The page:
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Re: How do you decide what to grow each year?

#6

Post: # 21515Unread post eyegrotom
Thu Jun 04, 2020 3:10 pm

@karstopography I also have a Seed offer with most varieties still available. You can find it in the Seed Swap section of the Trading Post. Mike

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Re: How do you decide what to grow each year?

#7

Post: # 21532Unread post Nan6b
Thu Jun 04, 2020 7:05 pm

I have 17 spaces for tomatoes in my garden. I planted 21. I have 8 tomatoes on next year's list already.
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Re: How do you decide what to grow each year?

#8

Post: # 21534Unread post Bower
Thu Jun 04, 2020 7:18 pm

How do you decide.... this question has just got tougher and tougher for me as the years go by. After years of cramming crazy amounts of plants into my greenhouse to do breeding selections, I ended up not really liking or wanting to eat tomatoes. :o :shock: As the tomatoes got better, my interest in them also shrank away.... My freezer was so full of tomatoes, I couldn't possibly eat them all, and then the next year's were hucked in on top, and so on.... :shock: :roll: :evil:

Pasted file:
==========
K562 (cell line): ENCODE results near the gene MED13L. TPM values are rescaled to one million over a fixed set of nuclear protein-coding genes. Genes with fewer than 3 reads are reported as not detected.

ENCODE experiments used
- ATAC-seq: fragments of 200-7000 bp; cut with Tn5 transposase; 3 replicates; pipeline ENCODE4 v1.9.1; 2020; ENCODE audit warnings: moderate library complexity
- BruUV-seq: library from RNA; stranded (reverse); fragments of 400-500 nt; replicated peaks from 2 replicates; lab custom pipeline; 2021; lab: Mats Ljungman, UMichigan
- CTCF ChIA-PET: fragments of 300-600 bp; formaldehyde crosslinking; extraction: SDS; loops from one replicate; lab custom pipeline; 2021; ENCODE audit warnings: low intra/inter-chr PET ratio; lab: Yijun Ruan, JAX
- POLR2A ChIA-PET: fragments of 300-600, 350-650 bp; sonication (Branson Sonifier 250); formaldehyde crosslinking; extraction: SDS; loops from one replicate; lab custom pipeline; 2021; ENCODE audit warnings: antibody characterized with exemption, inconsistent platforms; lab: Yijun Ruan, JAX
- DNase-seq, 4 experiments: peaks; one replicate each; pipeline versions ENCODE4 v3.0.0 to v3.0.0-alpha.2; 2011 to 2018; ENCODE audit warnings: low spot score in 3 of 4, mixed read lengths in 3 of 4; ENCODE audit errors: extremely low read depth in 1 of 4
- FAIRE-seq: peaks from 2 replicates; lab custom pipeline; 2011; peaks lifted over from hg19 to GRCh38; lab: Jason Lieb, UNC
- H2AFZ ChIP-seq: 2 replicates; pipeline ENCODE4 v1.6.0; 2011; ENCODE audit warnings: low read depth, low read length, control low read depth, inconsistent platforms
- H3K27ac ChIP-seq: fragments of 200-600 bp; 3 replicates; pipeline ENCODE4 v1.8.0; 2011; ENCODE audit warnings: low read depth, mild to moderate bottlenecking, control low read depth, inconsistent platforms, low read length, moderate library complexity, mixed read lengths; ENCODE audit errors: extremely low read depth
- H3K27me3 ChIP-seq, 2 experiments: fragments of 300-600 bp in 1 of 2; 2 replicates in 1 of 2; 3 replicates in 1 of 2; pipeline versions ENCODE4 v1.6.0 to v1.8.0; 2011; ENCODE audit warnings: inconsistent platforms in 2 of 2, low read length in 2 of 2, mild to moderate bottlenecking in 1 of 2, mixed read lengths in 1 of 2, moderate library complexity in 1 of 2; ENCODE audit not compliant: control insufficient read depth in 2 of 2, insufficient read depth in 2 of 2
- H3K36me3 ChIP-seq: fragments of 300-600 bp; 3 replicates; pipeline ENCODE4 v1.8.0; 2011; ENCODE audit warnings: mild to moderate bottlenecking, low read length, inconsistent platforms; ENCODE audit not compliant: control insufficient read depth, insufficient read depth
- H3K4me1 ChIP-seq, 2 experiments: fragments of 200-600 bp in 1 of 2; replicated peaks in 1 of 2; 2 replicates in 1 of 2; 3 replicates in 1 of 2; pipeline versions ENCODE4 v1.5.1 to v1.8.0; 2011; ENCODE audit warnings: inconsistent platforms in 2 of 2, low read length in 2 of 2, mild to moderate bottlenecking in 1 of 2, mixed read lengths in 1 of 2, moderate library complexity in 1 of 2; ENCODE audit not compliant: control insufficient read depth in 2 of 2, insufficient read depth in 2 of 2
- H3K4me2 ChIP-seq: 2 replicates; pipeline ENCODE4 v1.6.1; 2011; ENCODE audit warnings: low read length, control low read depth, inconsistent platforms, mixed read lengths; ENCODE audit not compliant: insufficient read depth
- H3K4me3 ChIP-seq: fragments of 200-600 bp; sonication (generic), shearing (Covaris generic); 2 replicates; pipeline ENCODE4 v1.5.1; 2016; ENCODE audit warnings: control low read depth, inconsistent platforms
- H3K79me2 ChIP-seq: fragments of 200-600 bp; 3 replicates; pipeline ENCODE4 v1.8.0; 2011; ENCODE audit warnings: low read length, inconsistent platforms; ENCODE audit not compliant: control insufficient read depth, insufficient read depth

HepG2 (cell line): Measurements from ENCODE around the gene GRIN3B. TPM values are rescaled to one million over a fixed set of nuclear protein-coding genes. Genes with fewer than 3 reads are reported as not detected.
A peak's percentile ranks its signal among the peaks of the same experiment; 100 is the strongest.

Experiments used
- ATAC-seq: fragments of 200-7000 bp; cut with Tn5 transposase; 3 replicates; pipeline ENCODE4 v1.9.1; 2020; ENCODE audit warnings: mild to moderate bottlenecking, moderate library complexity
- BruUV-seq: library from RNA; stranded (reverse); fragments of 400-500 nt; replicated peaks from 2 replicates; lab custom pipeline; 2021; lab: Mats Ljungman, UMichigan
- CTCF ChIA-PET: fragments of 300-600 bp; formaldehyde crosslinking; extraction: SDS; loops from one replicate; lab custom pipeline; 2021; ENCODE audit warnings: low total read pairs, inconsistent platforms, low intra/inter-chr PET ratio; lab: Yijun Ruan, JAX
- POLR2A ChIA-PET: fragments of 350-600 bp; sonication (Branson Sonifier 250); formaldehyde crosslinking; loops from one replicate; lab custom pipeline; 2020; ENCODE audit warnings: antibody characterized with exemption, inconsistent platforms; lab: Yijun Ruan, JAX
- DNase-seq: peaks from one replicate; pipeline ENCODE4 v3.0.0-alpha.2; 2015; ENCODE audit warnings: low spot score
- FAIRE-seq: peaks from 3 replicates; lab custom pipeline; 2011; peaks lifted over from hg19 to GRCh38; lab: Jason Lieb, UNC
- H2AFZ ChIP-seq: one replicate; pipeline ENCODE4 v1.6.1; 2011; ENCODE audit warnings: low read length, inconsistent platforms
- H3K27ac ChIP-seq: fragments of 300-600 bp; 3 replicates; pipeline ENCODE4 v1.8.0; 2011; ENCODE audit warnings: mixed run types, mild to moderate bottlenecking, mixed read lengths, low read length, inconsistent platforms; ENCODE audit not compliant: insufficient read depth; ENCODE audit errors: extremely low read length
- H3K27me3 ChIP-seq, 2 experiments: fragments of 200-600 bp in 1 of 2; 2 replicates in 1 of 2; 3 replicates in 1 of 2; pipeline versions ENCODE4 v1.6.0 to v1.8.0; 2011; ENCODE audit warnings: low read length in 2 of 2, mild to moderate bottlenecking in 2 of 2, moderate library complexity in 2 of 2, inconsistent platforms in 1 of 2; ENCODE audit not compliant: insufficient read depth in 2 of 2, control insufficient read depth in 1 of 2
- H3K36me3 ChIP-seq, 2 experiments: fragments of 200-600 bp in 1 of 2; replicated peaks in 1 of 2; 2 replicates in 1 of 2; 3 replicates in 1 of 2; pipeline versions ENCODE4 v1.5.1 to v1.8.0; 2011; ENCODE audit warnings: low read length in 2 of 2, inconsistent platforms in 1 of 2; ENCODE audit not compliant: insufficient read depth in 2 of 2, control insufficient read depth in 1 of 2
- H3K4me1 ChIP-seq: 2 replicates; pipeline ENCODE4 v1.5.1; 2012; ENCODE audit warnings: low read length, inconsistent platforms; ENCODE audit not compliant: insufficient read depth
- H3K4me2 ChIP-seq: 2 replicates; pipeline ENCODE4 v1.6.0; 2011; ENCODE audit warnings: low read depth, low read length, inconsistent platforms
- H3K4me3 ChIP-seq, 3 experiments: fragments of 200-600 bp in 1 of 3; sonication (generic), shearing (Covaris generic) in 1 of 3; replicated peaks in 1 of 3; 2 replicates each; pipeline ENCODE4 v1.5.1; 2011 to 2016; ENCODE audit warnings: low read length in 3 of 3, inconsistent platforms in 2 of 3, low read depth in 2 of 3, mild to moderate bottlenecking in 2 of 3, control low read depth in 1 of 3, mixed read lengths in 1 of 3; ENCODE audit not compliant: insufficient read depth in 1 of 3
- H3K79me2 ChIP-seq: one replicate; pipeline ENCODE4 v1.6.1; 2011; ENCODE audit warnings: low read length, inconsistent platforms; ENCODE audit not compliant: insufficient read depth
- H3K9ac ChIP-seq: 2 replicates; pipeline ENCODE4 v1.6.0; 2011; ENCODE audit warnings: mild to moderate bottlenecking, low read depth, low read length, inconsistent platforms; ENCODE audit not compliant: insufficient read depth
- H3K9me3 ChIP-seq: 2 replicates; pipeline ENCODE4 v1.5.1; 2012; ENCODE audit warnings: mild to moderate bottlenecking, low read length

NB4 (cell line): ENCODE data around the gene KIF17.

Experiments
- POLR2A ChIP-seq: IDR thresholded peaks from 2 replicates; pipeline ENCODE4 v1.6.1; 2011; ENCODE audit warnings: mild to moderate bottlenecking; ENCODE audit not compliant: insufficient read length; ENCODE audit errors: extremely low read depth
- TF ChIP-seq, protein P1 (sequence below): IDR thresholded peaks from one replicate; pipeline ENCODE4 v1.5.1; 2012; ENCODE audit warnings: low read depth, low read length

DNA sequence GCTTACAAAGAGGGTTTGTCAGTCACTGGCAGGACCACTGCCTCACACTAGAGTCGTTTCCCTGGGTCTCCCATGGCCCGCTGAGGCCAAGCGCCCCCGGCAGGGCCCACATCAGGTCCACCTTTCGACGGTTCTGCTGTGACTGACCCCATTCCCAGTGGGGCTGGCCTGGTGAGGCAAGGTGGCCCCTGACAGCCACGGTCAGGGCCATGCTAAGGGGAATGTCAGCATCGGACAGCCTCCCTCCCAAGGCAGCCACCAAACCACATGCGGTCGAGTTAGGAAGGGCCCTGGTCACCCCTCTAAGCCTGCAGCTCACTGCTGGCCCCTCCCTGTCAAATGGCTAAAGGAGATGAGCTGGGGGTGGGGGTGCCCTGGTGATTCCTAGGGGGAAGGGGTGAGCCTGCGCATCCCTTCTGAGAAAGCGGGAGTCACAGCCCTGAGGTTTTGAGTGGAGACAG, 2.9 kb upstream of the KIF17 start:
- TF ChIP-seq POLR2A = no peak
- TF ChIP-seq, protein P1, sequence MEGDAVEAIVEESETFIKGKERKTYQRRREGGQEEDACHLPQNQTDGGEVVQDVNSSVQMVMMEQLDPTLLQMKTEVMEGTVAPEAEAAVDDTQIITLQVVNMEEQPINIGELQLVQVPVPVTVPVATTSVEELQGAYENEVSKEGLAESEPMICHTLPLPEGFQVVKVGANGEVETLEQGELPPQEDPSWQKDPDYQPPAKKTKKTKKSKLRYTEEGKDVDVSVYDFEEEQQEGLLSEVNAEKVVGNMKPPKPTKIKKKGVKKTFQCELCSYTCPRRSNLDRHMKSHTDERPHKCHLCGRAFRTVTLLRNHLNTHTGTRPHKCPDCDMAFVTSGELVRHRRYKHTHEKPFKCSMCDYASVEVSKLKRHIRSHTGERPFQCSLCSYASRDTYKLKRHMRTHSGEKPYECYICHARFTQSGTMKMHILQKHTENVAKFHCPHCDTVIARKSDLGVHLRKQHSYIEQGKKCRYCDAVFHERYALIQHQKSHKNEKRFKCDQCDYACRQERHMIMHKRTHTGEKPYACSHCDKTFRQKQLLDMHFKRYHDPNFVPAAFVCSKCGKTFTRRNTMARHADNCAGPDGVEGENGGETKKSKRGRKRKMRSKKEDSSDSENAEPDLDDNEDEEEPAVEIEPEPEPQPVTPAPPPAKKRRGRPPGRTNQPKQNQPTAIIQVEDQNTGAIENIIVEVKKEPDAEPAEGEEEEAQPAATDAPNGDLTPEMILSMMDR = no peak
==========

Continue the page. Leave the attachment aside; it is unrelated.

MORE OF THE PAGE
Last year I said "no tomato year" which meant I only had ?? 15 or 20 all determinate plants, my fave breeders all blacks. NO prune. No tie (one day only tie). All I did was water them and it was great but... this winter I finally managed to nacker down that ol freezer stash. I got to the point I wanted a tomato and had to dig to find one. It was a good feeling! :D
So this year... I realized I wanted all colors of tomatoes again. I don't care if or when breeding projects get completed. I thought starting plants for others would be a good idea too. I started all the hardiest stuff both OPs and breeders and....oh boy I have way too many plants, and so far nobody needed any of em. I haven't planted yet thanks to other garden projects, and it's too early to do a general giveaway (tomato die before June 21 here). We're living with the lateness of dealing with toomanytomatoes at the moment...